Last weekend I experienced a rare bout of freedom for a couple of nights. Nicole and Arlo went up to her folks’ place in western Massachusetts, and I was alone — by myself, single, etc. — for two nights in a row.
What to do with myself? Friday night I stopped by at the local bar and had a whiskey and a beer with some friends before heading into the city for a friend’s going away party.
(He was “going away” in the sense that he was leaving his East Village apartment that he shared with roommates to live in another East Village apartment with his boyfriend. But the big, old, tub-in-the-kitchen apartment he was living in has been in my circle of friends since the mid-90s, and I was very, very sad to see it leave his hands. Also, any excuse for a party.)
It was fun to be out in Manhattan on a Friday night, knowing that I hadn’t left the family at home. I could stay out late, I could drink a bit more than usual, and I didn’t have to feel guilty about anything.
On Saturday I decided to do what I had done for most warm-weather weekends pre-Arlo: I walked. I walked up to Prospect Park and along one of the many wonderful footpaths there, away from the bikes, and made my way up old crumbling stairs and through the leafless overhang over to Park Slope.
As I approached the rotary at 15th Street and Prospect Park Southwest, I noticed a memorial set up around the entrance to the park. This is a spot where, any time after 3pm or so, you’ll find a bunch of high-school age skateboarders hanging around, make lewd comments to each other and passerby and trying and failing any number of skating tricks. The Prospect Pavilion movie theatre sits right across the street, and on most nights hundreds respectable Brooklynites — perfect targets for the skate crew — are flowing in and out of there. I’ve never been too bothered by that group, though imagine some moviegoers are, and when I pass them by on my bike late at night I try to envision ways that they can knock me off and annoy me. I usually avoid them.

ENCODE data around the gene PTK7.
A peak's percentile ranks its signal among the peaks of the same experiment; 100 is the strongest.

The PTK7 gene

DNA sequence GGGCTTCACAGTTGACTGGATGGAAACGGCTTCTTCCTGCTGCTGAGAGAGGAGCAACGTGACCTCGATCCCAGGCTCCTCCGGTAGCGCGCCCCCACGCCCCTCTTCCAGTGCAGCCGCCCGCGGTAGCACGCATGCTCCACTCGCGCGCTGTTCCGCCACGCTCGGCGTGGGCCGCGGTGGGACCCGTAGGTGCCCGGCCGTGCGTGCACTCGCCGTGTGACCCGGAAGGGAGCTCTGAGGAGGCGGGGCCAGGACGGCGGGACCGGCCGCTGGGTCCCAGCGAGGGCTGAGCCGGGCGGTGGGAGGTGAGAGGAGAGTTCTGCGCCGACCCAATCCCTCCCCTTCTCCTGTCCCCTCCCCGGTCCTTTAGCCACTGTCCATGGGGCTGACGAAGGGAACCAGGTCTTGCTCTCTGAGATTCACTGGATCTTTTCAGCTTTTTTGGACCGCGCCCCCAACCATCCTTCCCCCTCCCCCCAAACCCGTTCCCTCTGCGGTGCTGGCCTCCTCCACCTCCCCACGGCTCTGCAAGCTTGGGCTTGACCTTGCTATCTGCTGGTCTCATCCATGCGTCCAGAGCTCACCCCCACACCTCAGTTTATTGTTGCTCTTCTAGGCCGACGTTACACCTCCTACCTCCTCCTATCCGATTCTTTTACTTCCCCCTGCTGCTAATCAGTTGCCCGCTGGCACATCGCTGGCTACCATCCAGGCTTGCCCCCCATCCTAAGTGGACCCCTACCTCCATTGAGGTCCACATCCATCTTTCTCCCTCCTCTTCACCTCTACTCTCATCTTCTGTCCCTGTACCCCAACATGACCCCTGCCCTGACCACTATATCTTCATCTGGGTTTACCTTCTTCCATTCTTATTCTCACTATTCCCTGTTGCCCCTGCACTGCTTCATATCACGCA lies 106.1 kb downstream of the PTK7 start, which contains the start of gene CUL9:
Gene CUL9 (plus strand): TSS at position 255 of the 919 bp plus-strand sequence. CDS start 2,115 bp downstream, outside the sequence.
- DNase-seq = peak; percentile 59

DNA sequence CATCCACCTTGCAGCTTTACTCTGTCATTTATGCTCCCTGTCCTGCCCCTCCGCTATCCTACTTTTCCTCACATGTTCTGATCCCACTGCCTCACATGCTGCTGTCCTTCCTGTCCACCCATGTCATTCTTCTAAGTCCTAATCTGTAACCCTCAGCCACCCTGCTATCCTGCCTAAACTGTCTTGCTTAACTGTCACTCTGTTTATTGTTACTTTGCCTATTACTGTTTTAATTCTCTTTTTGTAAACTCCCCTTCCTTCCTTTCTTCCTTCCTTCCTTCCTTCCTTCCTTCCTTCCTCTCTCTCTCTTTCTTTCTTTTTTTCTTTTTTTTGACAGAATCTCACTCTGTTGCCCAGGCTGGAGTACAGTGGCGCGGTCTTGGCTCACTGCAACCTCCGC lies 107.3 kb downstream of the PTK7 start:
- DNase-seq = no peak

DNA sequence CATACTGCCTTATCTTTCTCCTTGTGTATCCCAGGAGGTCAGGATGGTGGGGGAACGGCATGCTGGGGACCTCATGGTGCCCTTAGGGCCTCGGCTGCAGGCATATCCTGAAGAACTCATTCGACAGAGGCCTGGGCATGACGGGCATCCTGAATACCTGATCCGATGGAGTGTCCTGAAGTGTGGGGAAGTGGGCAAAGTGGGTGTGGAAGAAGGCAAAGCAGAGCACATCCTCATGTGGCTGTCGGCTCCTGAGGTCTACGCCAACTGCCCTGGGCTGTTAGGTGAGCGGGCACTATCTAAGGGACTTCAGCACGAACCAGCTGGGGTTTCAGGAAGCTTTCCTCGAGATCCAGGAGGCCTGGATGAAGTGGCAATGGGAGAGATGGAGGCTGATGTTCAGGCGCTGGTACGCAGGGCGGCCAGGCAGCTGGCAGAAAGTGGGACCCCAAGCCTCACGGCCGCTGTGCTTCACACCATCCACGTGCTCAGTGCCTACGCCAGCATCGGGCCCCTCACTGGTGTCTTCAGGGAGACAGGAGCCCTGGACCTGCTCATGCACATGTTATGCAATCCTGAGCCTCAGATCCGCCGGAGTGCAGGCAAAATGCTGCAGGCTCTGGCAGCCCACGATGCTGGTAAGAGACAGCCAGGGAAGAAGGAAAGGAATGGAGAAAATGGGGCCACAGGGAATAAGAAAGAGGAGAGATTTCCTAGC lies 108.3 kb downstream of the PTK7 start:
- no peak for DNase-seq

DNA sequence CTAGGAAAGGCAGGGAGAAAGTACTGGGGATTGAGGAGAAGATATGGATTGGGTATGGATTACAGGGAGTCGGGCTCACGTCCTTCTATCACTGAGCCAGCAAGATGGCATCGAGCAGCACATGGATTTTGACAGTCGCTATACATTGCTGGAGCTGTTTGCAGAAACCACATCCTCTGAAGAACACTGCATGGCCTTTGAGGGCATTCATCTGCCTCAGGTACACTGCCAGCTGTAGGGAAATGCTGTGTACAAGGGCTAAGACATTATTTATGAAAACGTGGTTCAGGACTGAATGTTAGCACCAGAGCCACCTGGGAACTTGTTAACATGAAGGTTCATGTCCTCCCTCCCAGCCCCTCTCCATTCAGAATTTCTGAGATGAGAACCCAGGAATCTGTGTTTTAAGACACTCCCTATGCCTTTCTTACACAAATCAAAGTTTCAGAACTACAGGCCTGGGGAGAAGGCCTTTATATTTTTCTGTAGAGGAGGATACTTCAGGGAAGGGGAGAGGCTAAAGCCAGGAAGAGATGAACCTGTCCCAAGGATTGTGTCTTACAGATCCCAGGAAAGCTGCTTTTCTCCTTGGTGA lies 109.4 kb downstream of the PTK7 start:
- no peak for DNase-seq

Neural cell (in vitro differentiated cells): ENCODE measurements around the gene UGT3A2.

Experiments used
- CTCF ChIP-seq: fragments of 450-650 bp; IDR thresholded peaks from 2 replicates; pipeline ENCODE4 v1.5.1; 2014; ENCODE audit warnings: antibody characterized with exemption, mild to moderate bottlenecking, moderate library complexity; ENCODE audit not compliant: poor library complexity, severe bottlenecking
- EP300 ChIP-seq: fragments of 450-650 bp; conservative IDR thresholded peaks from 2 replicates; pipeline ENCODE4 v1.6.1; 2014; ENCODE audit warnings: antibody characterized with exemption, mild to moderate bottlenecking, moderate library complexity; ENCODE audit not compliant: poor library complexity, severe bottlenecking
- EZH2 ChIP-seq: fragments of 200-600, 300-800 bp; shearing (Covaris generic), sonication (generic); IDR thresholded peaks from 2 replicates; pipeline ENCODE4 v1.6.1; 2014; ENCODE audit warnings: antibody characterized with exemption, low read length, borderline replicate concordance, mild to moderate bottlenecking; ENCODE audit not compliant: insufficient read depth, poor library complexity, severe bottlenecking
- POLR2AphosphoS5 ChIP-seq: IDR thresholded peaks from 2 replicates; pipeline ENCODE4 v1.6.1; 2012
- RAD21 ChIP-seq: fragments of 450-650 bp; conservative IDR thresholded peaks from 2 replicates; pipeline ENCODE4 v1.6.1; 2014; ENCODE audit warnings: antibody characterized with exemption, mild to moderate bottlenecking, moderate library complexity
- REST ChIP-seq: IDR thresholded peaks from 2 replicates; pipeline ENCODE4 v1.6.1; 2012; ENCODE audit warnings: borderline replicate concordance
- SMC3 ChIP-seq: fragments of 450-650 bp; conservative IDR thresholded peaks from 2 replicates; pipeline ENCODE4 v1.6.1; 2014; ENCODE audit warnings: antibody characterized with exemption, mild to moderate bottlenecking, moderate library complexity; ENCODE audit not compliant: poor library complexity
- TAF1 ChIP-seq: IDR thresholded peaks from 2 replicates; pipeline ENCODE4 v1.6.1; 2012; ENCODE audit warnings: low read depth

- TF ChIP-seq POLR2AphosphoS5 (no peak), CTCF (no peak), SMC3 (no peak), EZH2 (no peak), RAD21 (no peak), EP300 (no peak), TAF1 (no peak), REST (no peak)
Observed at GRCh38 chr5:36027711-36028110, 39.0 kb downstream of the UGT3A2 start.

The memorial was set up for a member of this crew — we’ll call him Khalid. About a dozen bunches of flowers were laid around one of the poles blocking cars from entering the park, above which were photographs of Khalid and dozens of notes to him. Every writable surface featured a scratched out message to him as well, usually to the tune of “We miss you.” To the left of the main memorial was another, smaller memorial. Here, a beat up baseball hat was hung on a pole above more bunches of flowers, notes, and photographs. There were a few candles as well.
The whole scene was so striking that those passing by were compelled to stop and stare for a few moments. As with most roadside memorials, there was no information about how this young kid had died, or how old he was when whatever happened happened (he looked about 15 in the photos). That lack of information made the scene even more harrowing.
I hung around and did my best to soak in the spontaneous displays of grief and love. Even though I didn’t know this guy, I could see that we was a member of the annoying skate crew. What had happened here? Was he hit by a car? A random act of violence? Maybe it didn’t happen here, but this was his stomping ground, so it was here that the memorial sprung up.
In any event, I had to keep up my momentum. I spent another 30 seconds or so staring at the memorial and was off. The day was young.